Poor communication will spell disaster for any family business. But most disputes can be avoided – or resolved – if you ensure that good communication channels are in place.
Set time aside each month to air grievances and discuss the direction in which the business is heading, advises Gordon. If there is open communication then the family business is more likely to succeed. “It’s vital to make time for proper family meetings with an agenda – and not just sitting around the Sunday lunch table,” he says. “This will enable everyone to talk honestly about people’s ambitions, the needs of the business and its overall vision.”
One of the biggest issues to tackle is the succession. Who is the right person to take over the reins? How do you decide which of your offspring, for example, will be in charge and how can you diffuse any potential long-term resentment this might arouse?
Howard Hackney, the head of family business at accountancy firm Grant Thornton, says different generations often view the business in very distinct ways. "The founders usually have a driving entrepreneurial spirit to be masters of their own destiny and to create a dynasty,” he explains.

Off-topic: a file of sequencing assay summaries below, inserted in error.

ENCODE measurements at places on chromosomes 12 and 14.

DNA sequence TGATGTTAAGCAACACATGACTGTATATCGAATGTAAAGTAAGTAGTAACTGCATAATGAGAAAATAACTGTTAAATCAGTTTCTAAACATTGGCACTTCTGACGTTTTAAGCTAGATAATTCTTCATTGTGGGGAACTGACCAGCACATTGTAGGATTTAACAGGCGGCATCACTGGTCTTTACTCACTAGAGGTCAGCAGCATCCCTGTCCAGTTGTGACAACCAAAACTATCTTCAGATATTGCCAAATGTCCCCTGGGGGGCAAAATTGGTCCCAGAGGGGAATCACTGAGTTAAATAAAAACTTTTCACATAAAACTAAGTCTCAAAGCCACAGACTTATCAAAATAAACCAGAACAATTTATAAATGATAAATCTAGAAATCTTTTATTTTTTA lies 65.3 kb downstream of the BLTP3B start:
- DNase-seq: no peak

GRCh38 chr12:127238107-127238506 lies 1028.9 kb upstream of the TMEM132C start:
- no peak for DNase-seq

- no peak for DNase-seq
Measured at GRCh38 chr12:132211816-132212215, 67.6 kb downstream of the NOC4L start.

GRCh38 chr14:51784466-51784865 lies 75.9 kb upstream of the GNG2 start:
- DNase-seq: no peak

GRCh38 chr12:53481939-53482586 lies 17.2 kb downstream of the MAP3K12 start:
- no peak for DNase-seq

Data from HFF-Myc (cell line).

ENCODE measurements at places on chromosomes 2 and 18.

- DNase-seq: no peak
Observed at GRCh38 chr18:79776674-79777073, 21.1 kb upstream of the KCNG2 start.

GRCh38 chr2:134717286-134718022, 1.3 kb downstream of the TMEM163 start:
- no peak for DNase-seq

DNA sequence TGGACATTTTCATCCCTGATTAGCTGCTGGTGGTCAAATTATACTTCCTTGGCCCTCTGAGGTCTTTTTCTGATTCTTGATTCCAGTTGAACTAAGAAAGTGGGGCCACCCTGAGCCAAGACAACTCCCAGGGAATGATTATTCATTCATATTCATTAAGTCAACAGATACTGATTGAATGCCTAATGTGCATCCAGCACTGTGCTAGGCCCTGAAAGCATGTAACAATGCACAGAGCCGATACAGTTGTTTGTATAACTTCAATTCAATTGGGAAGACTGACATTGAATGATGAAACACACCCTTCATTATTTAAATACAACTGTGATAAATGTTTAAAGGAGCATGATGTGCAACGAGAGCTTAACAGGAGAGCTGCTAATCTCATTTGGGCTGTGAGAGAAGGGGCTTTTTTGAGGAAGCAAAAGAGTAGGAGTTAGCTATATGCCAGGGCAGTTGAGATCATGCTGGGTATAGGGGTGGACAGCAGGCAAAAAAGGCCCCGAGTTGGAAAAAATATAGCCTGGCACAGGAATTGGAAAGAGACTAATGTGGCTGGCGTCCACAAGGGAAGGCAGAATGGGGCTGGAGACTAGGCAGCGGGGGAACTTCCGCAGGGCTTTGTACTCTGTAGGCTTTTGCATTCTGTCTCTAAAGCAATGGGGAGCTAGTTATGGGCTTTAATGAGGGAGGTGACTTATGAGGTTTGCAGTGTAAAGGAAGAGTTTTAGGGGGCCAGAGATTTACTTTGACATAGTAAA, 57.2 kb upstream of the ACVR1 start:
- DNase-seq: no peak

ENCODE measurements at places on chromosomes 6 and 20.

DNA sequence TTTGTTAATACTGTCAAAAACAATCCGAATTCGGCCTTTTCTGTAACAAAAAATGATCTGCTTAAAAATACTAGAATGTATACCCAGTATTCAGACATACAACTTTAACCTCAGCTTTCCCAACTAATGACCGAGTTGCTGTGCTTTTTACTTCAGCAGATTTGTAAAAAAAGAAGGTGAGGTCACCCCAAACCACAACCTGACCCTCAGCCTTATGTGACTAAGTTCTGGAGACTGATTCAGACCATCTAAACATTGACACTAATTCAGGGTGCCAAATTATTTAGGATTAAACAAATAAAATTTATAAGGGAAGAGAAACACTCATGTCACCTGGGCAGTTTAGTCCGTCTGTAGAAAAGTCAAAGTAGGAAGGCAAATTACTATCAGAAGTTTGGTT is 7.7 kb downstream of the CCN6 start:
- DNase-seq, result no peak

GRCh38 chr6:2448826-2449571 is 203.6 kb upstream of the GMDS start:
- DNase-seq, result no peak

“The second generation will have an inkling of the hard times, but not the same drive, while the third may just stroll into it without having the same affinity for it. The key for each generation is to pass the management control and ownership onto the right people in the next generation.”
So where does all this leave us? Well, family businesses may not be to everybody’s taste, but they can be a terrific way of combining work with pleasure, suggests Hackney. “When it works well you tend to have long-term continuity, loyalty and a happy working environment. But when it goes wrong you have major problems which usually lead to the failure of the business in some way.”
However, for the Listers, it has worked out even better than they could have expected. "It has been an absolute joy and has brought us closer together," insists Lynne. “I’m one of the luckiest people around as I get to see my kids every day instead of waiting for them to visit me on a Sunday with a bunch of flowers picked up at the supermarket.”
The branch of law concerned with the preparation of documents for the buying and selling of property (or remortgaging), always handled by a qualified solicitor. The conveyancing process covers many of the legal aspects of the sale/purchase/remortgage such as land registry, local authority searches, freehold and leasehold status, title deeds and much more.
Capital gains tax
If you buy an asset – shares, a second home, arts and antiques – and then sell it at a later date and make a profit, that profit could be subject to CGT. You don’t pay CGT on selling your main home (which is why MPs “flipped” theirs so regularly) or any securities sheltered in an ISA. Individuals get an annual CGT allowance (£10,600 in 2010/2011) but if you have substantial assets it’s worth paying an accountant to sort it for you.